“Not everyone in our company celebrates the same holidays or shares the same beliefs. Because of that, we celebrate holidays by suspending work hours. Instead of a traditional workday, we opt for an output-based performance. Employees can choose not to work that day, finish what they have to, or do whatever they want with the day off. We don’t want to be insensitive to our employees’ personal beliefs, so we simply offer time off for individuals to celebrate on their own.”
—Scott Ferguson, founder of I Over Golf
“My team is both small and remote. We don't have a shared office space or even live in the same countries, so I like to make a big deal out of our Secret Santa. We meet up (virtually) at the beginning of December. We draw names about a month before we meet. Each participant provides their name, address, and three items or categories that they would like to get for Christmas. Each Santa has to buy the gifts early enough for them to be shipped before the day (no one is allowed to peek!).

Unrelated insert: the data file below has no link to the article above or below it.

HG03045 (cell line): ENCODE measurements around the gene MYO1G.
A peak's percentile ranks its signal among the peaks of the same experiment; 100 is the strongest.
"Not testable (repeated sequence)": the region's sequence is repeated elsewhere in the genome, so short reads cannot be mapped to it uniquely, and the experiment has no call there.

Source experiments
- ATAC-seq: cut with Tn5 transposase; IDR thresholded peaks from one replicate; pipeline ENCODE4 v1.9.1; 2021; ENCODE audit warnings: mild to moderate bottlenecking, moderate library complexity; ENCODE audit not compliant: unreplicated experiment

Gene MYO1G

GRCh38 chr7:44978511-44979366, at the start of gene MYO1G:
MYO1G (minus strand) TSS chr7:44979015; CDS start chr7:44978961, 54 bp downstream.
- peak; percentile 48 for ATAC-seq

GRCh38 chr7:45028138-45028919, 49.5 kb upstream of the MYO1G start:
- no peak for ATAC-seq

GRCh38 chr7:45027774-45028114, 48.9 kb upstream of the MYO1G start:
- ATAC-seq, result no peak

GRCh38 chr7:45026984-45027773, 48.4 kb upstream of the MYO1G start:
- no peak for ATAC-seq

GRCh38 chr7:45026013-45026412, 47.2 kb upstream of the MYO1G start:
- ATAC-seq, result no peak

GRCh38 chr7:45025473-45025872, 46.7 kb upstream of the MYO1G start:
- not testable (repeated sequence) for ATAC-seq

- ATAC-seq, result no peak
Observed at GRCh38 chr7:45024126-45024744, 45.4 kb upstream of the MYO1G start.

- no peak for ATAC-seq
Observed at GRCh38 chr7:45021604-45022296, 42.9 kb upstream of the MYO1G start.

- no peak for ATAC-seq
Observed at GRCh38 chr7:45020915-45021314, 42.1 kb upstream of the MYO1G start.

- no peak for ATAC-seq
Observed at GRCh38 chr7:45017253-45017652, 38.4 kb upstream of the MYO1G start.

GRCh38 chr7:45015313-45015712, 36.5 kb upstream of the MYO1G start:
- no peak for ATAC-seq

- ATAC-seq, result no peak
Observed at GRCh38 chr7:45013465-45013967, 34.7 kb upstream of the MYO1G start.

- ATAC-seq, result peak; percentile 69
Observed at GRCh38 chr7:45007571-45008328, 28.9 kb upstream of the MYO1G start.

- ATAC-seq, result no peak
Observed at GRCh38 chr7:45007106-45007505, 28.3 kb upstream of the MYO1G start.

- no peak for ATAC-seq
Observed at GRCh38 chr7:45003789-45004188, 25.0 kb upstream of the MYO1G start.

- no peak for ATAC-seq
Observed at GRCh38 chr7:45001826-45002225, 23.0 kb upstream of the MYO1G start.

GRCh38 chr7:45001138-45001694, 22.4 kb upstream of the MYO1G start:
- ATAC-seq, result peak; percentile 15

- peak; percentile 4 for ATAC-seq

“The entire event lasts about two hours ordinarily, but it's such a great way for the team to connect and learn a bit about the people that they work with.”
—Jessica Woods, founder and editor at Chickens + You
“In Nepal, we celebrate the Hindu festivals Dashain and Diwali. Each year, we organize small gatherings in our office to exchange festival greetings. This is just a small program to make our employees happy, so we don't do decorations or tell the staff to wear specific dresses. We also have a staff well-being fund that we use to give a small bonus to each guide.”
—Shreeram Thapaliya, managing director at Nepal Trek Hub